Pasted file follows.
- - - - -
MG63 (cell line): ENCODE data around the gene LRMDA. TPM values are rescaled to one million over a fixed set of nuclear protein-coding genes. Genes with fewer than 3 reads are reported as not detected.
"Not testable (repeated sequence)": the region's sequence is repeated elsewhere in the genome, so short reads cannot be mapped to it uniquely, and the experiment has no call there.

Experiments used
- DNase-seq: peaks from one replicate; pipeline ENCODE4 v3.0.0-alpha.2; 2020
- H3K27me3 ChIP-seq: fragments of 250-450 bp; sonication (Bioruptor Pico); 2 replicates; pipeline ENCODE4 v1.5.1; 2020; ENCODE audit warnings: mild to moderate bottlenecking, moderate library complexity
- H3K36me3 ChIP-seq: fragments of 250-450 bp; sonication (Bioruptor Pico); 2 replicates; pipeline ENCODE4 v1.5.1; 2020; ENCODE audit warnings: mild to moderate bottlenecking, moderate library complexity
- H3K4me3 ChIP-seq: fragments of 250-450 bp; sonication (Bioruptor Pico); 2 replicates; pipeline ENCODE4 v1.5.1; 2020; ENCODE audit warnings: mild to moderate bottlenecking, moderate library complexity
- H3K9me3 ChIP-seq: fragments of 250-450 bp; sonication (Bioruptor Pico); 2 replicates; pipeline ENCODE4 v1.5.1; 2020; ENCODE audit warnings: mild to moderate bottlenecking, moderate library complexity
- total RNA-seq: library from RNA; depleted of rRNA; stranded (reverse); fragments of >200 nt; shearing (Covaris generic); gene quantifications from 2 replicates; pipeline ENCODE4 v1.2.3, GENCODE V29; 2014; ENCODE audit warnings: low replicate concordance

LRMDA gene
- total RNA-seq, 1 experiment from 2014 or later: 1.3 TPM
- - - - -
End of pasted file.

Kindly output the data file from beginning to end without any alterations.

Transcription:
MG63 (cell line): ENCODE data around the gene LRMDA. TPM values are rescaled to one million over a fixed set of nuclear protein-coding genes. Genes with fewer than 3 reads are reported as not detected.
"Not testable (repeated sequence)": the region's sequence is repeated elsewhere in the genome, so short reads cannot be mapped to it uniquely, and the experiment has no call there.

Experiments used
- DNase-seq: peaks from one replicate; pipeline ENCODE4 v3.0.0-alpha.2; 2020
- H3K27me3 ChIP-seq: fragments of 250-450 bp; sonication (Bioruptor Pico); 2 replicates; pipeline ENCODE4 v1.5.1; 2020; ENCODE audit warnings: mild to moderate bottlenecking, moderate library complexity
- H3K36me3 ChIP-seq: fragments of 250-450 bp; sonication (Bioruptor Pico); 2 replicates; pipeline ENCODE4 v1.5.1; 2020; ENCODE audit warnings: mild to moderate bottlenecking, moderate library complexity
- H3K4me3 ChIP-seq: fragments of 250-450 bp; sonication (Bioruptor Pico); 2 replicates; pipeline ENCODE4 v1.5.1; 2020; ENCODE audit warnings: mild to moderate bottlenecking, moderate library complexity
- H3K9me3 ChIP-seq: fragments of 250-450 bp; sonication (Bioruptor Pico); 2 replicates; pipeline ENCODE4 v1.5.1; 2020; ENCODE audit warnings: mild to moderate bottlenecking, moderate library complexity
- total RNA-seq: library from RNA; depleted of rRNA; stranded (reverse); fragments of >200 nt; shearing (Covaris generic); gene quantifications from 2 replicates; pipeline ENCODE4 v1.2.3, GENCODE V29; 2014; ENCODE audit warnings: low replicate concordance

LRMDA gene
- total RNA-seq, 1 experiment from 2014 or later: 1.3 TPM